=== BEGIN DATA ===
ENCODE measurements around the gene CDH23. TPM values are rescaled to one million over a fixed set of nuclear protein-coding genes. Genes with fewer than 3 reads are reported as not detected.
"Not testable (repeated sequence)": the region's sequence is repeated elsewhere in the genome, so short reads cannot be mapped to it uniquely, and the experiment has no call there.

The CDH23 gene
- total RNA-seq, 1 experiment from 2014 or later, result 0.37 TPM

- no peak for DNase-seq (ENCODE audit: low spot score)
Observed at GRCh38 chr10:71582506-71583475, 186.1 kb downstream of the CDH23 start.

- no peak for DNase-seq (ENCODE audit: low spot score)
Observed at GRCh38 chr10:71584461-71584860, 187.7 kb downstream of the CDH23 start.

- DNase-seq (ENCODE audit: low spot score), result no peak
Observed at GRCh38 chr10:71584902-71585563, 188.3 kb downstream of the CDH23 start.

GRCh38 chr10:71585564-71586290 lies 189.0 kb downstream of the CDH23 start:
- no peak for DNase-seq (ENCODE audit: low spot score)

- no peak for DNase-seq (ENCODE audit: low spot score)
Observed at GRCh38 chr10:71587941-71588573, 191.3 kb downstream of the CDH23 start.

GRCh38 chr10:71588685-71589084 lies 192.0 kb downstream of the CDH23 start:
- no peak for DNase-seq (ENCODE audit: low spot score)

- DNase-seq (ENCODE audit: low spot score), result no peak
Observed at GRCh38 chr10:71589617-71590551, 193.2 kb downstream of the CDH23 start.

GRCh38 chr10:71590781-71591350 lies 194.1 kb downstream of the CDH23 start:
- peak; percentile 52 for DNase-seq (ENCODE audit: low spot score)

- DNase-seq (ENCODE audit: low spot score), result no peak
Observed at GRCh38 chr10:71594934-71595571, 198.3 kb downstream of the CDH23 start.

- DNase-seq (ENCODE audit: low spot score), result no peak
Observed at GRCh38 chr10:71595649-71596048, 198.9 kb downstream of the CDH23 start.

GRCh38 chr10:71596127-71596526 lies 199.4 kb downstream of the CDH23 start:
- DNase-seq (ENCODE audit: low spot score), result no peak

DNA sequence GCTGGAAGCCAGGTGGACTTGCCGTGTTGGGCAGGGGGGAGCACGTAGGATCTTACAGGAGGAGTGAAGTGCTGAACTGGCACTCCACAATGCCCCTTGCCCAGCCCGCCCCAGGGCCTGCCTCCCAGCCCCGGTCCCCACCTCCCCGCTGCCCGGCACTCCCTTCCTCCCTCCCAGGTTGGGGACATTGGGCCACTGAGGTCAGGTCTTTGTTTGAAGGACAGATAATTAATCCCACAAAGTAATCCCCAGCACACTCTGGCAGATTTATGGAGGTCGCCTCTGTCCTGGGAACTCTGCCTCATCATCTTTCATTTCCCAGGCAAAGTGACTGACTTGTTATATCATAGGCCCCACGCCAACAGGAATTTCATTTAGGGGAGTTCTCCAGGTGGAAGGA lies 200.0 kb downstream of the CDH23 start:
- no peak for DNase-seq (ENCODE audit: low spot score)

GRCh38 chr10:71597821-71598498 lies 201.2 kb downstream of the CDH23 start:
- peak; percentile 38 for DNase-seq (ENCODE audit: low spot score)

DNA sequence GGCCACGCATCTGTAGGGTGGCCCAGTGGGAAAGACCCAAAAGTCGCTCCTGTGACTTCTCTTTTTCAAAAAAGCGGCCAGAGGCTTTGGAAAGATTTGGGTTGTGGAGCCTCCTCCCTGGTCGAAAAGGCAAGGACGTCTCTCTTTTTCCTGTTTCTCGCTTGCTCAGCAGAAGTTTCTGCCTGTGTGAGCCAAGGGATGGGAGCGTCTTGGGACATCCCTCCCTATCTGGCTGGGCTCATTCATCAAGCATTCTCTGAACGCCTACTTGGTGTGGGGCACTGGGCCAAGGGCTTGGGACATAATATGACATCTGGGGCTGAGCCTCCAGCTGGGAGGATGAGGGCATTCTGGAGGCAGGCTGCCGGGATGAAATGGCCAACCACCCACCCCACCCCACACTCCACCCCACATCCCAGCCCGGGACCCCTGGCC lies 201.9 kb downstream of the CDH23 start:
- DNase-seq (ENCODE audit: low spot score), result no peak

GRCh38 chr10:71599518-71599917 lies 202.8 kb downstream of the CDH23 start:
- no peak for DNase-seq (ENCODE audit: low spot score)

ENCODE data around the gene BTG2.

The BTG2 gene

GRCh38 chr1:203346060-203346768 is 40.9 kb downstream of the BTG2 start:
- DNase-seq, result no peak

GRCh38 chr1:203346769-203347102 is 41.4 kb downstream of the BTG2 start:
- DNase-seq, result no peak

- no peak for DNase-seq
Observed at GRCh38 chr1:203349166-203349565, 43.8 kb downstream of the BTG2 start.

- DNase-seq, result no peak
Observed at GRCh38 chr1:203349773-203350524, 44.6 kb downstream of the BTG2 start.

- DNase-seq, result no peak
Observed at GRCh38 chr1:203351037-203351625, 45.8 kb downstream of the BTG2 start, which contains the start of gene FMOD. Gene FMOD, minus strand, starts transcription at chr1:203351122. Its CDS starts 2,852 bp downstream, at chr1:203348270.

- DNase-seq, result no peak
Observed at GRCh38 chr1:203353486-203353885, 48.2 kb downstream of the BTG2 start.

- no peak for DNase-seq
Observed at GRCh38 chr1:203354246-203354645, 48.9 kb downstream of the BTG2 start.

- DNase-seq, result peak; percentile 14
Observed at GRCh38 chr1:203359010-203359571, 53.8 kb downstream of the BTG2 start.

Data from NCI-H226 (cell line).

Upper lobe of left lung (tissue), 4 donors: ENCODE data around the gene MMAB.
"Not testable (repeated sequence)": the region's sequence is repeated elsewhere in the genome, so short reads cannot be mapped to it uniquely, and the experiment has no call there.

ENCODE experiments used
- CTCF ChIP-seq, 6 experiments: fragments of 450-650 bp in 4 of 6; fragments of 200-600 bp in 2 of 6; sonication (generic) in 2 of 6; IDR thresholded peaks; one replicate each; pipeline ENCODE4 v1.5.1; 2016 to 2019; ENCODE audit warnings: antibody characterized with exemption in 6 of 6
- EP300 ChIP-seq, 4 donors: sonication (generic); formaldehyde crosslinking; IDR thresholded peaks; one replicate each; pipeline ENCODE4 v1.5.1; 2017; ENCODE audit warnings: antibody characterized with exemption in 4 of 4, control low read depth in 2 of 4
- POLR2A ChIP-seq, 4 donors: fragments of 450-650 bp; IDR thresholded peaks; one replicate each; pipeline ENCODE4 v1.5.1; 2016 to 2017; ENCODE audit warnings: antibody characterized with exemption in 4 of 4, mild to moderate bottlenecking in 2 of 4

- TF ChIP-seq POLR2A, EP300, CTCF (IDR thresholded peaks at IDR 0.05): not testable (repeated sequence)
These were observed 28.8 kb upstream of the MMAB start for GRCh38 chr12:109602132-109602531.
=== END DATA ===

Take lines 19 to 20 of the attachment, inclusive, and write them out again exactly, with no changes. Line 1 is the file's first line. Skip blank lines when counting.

GRCh38 chr10:71590781-71591350 lies 194.1 kb downstream of the CDH23 start:
- peak; percentile 52 for DNase-seq (ENCODE audit: low spot score)